With the modification of the model to reduce ELO for qualified teams by 20%, the new playoff odds looked like this:
Of course, simply buffing Portland’s playoff odds massively increases the accuracy of the prediction, so this might be a bit too reductionist. Furthermore, with some clever configuration of Excel to leverage the solver, the exact handicap percentage could be tweaked to maximize the odds of Portland making to playoffs.2 That being said, let’s take a look at how model quality changes with this change:
This is MUCH better. Obviously, the updated model has the benefit of some hindsight here. But a small, targeted change the model was able to increase accuracy from 54.7% to 69.2%. Precision & recall increased by similar margins. I think there is something here that can be applied to future models of NBA outcomes.
Overall, I am satisfied with the outcomes of this process of exploring the model in the context of the metrics above. The key learning for me is that certainty of outcomes does impact the quality of play, at least in the NBA bubble. After accounting for that, we were able to increase model accuracy by more than 25%. To get more accurate, my analysis would need to be more surgical in approach.
My biggest take-away is that I will be designing future models to enable rapid analysis using the metrics here-in. I didn’t do that in this case as I didn’t account for actually doing this analysis. Having appropriate consideration for accuracy testing in the front end would have meant I could have backtested assumptions and model changes across a much broader data set. As a result, I didn’t have an easy way to test my updated assumption of the 20% ELO discount down at the game level. I’m certain that applying better science techniques could result in an even higher accuracy model.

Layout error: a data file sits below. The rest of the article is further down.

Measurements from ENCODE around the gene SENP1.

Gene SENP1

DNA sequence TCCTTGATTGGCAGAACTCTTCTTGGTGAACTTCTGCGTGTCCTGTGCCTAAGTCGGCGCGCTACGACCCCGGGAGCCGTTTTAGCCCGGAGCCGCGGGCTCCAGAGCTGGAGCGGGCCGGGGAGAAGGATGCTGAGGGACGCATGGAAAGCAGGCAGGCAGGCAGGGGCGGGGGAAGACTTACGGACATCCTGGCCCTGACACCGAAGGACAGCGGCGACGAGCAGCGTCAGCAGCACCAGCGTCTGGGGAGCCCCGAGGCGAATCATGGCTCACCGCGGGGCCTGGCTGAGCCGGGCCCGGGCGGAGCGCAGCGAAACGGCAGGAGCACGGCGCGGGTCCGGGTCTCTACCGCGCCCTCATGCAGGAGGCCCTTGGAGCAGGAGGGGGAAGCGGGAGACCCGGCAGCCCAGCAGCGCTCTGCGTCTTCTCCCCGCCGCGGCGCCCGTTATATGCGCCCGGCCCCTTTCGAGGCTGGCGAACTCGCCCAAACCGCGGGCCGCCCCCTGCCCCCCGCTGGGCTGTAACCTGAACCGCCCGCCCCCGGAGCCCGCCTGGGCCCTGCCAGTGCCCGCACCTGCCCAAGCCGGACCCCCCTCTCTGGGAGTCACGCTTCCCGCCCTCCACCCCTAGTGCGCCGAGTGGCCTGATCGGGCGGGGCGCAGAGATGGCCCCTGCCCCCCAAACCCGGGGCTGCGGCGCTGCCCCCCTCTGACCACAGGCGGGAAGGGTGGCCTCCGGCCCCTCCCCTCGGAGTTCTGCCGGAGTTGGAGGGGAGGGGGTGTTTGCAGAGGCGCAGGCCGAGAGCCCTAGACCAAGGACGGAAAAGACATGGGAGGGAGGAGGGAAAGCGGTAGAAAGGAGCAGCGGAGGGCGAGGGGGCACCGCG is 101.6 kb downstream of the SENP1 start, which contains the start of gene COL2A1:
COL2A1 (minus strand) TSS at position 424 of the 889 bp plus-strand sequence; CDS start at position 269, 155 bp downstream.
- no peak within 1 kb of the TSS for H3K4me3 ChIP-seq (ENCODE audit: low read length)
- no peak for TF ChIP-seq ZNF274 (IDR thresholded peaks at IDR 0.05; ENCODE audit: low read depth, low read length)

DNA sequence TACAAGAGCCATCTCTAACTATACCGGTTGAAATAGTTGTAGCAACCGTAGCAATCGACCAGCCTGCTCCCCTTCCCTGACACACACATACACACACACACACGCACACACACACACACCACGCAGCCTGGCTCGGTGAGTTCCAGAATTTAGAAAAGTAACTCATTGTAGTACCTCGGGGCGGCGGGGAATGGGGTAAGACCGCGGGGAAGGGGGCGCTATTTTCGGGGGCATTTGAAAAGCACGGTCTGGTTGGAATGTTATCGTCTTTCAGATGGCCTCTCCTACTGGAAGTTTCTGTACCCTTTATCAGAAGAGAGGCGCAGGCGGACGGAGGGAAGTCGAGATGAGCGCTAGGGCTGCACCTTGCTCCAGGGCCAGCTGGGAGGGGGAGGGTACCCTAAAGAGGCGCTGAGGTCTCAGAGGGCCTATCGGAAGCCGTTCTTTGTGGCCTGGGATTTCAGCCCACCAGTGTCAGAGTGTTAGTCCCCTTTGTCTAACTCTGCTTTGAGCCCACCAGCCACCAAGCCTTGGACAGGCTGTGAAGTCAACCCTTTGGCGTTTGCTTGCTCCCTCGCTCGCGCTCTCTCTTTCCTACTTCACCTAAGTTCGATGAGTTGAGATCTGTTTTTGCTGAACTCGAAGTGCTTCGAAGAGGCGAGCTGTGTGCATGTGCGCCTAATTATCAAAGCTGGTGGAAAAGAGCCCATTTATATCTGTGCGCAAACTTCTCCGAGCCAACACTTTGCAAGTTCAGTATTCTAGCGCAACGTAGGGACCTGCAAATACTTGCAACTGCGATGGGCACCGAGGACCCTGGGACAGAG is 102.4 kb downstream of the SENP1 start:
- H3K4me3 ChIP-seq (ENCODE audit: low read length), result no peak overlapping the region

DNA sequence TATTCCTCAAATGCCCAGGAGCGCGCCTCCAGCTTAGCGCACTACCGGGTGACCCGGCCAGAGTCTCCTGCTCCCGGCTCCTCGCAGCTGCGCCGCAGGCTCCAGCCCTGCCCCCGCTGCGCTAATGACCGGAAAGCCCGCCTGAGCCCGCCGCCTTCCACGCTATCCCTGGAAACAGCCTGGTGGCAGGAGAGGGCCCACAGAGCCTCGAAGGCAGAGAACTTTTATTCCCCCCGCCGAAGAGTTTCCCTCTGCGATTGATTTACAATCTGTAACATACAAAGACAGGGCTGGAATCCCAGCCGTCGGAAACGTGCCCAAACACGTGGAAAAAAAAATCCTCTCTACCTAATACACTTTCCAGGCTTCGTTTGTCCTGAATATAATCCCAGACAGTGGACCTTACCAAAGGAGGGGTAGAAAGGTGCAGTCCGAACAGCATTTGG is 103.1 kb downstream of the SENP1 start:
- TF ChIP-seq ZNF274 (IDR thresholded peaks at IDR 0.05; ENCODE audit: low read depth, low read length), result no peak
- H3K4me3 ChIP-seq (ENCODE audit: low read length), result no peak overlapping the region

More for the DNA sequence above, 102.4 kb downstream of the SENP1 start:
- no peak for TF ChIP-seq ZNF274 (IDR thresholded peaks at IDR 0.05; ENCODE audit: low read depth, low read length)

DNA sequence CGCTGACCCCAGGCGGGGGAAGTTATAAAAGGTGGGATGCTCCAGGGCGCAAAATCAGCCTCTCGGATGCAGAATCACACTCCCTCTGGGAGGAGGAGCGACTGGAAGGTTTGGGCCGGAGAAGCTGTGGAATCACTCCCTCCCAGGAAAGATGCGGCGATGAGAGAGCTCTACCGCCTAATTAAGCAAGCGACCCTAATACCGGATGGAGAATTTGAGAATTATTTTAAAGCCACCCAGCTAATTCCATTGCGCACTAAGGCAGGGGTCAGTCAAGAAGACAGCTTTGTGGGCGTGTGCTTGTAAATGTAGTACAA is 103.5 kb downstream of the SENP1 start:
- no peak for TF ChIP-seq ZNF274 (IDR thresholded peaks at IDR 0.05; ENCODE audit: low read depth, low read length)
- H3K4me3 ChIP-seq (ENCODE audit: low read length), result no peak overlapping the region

I do find it super interesting that there was a huge miss on the New Orleans Pelicans performance vis-a-vis their ELO rating. This entire process was arguably designed to maximize the odds of the Pelicans (& Zion) to make the playoffs, and in that regard, the NBA’s experiment failed completely. Conversely, one thing that could have been anticipated based on the 20% ELO handicap is that the Phoenix Suns had around a 35% chance to get 7 or 8 wins. Given that, it probably would have made more sense for the NBA to open a mini-tournament at the bottom of the bracket for 7/8/9/10. It would have increased the quality of play and led to a more exciting finish to the end of the regular season. And I think NBA, who certainly has modelers far more sophisticated than I, should have anticipated the drop in play associated with teams who have already clinched.
1I’m using the assessment framework found here on towardsdatascience.com, for accuracy, precision, true positive rate, sensitivity, and F1 score. You can find the definitions within that link – it’s worth the read.
2After writing this, I did some excel tweaking to allow the solver to optimize the handicap for clinched teams. It was 20.00001%. Bizarre.